Kirsty Mitchell "Wonderland" (2009-2013)Juxtapoz // Monday, 15 Jul 2013
The story behind Wonderland, from Ms Mitchell's site: Wonderland began in the summer of 2009 and has now been running for 4 years. It was started in memory of my mother Maureen who died 7 months before in November 2008, and has since become a turning point in my approach to photography and consequently my entire life.
My mother was an English teacher who spent over thirty years inspiring generations of children with her stories and plays. She was rarely seen without her head in a book, or writing in her own vast diaries, which she had kept since I was young. She was lost to a brain tumour that left her too ill to be brought home to England from the small French village where she and my father had retired. Instead of a funeral full of her ex pupils, we had to make do with a tiny family gathering which left me heart broken, and needing to do something that would never let her be forgotten.
In the months that followed real life became a difficult place to deal with, and I found myself retreating further into an alternative existence through the portal of my camera. This escapism grew into the concept of creating an unexplained storybook without words, dedicated to her, that would echo the fragments of the fairytales she read to me constantly as a child. Originally it began as a small idea in the form of just a few shoots that would span the summer, but nothing prepared me for the emotional journey it became, and the very special friendships it produced. From the moment I met hair and make-up artist Elbie Van Eeden, there was a sense of something deeper. We became very close, and the project blossomed into our own private playground within the woodlands that surrounded my home. Both of us were still in full time jobs and so had to spend our evenings and weekends creating props, wigs, and sets out of the most basic of materials, to try and achieve results as convincing as possible. There was little budget, so we relied on the kindness of strangers donating their unwanted treasures, and anything else we could scavenge or customise.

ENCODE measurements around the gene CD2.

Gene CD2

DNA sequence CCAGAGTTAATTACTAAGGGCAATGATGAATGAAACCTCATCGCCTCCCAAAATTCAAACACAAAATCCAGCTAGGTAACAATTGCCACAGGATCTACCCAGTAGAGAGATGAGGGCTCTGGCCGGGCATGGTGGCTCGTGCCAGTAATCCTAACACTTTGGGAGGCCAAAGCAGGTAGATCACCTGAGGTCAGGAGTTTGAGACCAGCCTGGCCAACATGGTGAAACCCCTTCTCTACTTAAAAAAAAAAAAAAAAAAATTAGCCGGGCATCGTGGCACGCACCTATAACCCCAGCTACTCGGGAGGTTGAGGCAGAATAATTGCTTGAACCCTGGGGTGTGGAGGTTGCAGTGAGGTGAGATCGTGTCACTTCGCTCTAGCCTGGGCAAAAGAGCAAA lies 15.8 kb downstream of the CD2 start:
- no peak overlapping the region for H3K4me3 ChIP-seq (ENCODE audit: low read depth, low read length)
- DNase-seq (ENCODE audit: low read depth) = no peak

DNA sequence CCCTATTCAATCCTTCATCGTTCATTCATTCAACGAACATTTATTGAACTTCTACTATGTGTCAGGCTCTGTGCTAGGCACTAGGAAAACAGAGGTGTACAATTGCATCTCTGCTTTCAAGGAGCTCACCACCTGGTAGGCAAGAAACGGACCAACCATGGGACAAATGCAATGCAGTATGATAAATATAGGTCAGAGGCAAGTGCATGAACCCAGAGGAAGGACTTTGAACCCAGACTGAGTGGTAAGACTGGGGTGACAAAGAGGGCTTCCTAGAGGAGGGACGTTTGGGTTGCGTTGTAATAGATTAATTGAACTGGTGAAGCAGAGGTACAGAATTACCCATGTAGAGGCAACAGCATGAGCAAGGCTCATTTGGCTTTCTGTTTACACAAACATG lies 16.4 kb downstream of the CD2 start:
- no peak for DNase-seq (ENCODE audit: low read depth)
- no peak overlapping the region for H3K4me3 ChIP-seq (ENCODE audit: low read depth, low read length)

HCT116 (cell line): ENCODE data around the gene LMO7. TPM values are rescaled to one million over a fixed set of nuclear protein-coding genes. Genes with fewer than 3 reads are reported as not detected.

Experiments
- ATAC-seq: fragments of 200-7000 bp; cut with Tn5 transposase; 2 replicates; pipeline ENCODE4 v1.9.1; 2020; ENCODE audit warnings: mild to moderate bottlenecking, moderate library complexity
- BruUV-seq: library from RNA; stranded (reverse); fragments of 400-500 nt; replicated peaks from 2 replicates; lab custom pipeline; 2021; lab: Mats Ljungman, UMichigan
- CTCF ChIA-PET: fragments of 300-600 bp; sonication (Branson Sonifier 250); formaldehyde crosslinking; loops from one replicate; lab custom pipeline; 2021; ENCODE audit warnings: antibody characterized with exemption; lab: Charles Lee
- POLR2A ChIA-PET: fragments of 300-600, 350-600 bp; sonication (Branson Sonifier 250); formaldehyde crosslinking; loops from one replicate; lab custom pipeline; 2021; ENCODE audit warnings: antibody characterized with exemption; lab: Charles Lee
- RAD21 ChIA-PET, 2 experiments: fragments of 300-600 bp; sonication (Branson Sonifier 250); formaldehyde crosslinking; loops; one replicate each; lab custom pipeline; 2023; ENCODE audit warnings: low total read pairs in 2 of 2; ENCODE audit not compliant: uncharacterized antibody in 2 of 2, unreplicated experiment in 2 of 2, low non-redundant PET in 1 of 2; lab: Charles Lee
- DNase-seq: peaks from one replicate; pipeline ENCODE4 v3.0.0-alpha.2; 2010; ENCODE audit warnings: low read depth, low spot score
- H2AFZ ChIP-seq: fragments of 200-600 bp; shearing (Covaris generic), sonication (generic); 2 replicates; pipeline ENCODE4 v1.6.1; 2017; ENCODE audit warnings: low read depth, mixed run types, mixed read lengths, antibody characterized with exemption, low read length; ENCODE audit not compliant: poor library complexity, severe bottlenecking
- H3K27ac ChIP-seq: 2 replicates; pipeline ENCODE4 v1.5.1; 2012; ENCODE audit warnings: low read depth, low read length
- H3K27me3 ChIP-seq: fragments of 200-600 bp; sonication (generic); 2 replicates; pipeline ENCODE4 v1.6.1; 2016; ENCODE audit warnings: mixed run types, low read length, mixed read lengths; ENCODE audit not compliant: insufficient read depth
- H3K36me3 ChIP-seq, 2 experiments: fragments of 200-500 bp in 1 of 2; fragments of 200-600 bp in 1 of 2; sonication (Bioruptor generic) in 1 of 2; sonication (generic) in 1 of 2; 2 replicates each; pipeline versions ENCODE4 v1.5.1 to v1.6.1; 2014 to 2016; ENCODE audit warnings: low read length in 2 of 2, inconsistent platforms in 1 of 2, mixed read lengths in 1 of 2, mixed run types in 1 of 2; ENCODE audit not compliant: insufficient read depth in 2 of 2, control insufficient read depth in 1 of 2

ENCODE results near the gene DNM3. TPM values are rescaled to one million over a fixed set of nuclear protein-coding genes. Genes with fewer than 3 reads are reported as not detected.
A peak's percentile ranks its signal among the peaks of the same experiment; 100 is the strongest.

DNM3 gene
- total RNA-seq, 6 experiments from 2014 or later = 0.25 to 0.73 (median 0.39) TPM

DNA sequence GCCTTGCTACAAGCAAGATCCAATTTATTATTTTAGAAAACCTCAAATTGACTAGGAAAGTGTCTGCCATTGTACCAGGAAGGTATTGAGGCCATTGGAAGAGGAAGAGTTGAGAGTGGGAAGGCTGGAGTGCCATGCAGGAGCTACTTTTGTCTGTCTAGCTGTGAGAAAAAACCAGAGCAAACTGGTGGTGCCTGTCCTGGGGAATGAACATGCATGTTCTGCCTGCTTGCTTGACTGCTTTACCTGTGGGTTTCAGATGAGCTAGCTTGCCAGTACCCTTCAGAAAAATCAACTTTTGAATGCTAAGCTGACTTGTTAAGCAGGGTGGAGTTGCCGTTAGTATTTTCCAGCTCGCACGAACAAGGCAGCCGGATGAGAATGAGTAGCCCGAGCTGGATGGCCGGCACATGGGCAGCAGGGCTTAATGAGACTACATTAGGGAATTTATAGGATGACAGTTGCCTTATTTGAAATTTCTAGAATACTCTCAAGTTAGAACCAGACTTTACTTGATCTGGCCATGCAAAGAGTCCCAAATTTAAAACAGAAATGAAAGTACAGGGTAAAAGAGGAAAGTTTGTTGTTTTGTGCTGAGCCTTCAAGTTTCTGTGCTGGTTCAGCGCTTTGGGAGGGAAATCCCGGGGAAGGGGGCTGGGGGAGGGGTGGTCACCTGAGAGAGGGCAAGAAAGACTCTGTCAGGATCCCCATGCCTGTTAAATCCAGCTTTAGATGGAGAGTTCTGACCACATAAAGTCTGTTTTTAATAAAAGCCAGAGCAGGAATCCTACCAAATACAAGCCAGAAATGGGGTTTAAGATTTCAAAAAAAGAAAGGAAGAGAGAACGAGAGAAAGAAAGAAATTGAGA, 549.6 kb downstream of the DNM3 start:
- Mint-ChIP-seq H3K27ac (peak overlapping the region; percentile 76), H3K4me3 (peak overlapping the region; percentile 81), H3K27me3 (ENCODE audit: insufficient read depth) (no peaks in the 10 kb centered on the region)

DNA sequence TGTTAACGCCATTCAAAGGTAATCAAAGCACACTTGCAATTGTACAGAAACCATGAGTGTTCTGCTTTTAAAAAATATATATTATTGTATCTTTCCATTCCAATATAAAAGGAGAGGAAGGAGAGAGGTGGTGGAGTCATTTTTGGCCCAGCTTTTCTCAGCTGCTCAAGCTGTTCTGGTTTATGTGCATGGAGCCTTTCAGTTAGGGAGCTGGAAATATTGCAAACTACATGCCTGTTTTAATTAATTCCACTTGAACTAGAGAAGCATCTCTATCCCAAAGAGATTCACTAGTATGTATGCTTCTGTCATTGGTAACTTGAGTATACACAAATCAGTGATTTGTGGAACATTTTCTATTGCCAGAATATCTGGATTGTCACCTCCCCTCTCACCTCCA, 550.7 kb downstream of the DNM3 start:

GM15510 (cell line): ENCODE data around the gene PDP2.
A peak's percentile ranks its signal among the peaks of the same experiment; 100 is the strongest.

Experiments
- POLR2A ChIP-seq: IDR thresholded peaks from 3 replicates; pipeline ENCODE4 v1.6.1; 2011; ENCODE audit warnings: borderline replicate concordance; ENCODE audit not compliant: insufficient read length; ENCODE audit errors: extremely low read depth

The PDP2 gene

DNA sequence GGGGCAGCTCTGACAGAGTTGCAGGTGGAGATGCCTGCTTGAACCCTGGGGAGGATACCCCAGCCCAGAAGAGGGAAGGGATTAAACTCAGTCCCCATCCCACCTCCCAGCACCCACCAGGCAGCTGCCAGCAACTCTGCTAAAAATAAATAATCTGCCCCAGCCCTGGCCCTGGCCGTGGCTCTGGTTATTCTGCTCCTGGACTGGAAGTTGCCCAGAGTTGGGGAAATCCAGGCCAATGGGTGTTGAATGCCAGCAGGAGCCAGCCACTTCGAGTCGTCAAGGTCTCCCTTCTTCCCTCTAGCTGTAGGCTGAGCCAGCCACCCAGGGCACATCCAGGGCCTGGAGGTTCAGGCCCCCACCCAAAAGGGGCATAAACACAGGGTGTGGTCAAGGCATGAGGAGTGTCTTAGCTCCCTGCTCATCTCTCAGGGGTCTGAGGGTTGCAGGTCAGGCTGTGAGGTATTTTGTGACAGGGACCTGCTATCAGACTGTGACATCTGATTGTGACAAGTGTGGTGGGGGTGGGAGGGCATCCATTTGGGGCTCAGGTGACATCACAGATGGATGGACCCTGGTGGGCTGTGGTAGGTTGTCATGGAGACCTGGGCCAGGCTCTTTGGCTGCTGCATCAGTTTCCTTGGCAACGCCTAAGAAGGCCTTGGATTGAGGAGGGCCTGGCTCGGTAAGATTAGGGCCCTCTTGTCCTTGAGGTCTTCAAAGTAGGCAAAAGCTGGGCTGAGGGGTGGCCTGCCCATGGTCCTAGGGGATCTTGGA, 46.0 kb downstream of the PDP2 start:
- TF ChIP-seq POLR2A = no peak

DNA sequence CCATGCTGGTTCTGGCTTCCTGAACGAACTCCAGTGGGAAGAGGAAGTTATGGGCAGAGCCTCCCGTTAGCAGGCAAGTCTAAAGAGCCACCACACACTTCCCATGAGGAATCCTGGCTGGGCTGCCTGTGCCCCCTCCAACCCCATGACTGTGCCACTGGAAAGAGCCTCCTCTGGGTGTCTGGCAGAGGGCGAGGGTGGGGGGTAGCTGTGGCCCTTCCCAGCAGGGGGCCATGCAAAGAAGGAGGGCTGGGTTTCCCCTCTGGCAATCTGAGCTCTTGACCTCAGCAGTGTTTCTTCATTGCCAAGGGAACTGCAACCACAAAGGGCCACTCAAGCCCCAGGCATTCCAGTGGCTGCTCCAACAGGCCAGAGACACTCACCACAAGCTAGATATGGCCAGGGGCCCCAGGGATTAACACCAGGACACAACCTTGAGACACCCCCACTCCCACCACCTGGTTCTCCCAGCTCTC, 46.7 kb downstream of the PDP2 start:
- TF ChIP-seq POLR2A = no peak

As the series developed I found It became an elaborate melting pot of my backgrounds in fashion design and costume making, as well as my passion for art history and the English countryside. I chose my local landscape as our setting, and searched for areas of natural wonder, which could convey my feeling that despite its theatrical inhabitants, Wonderland was in fact real…. and all around us. Overtime I developed a deep bond and respect for the locations in which I worked, and hoped that through my pictures I could remind others of their forgotten magic and beauty. I became fascinated with the pockets of wild flowers that would appear for only a few brief weeks of the year, such as the English bluebells. In some cases I would wait the full cycle of 12 months in order to return prepared with a concept and model, to capture the scene in full bloom. These vivid natural colours in turn dictated those of the costumes, and soon a pattern began to emerge.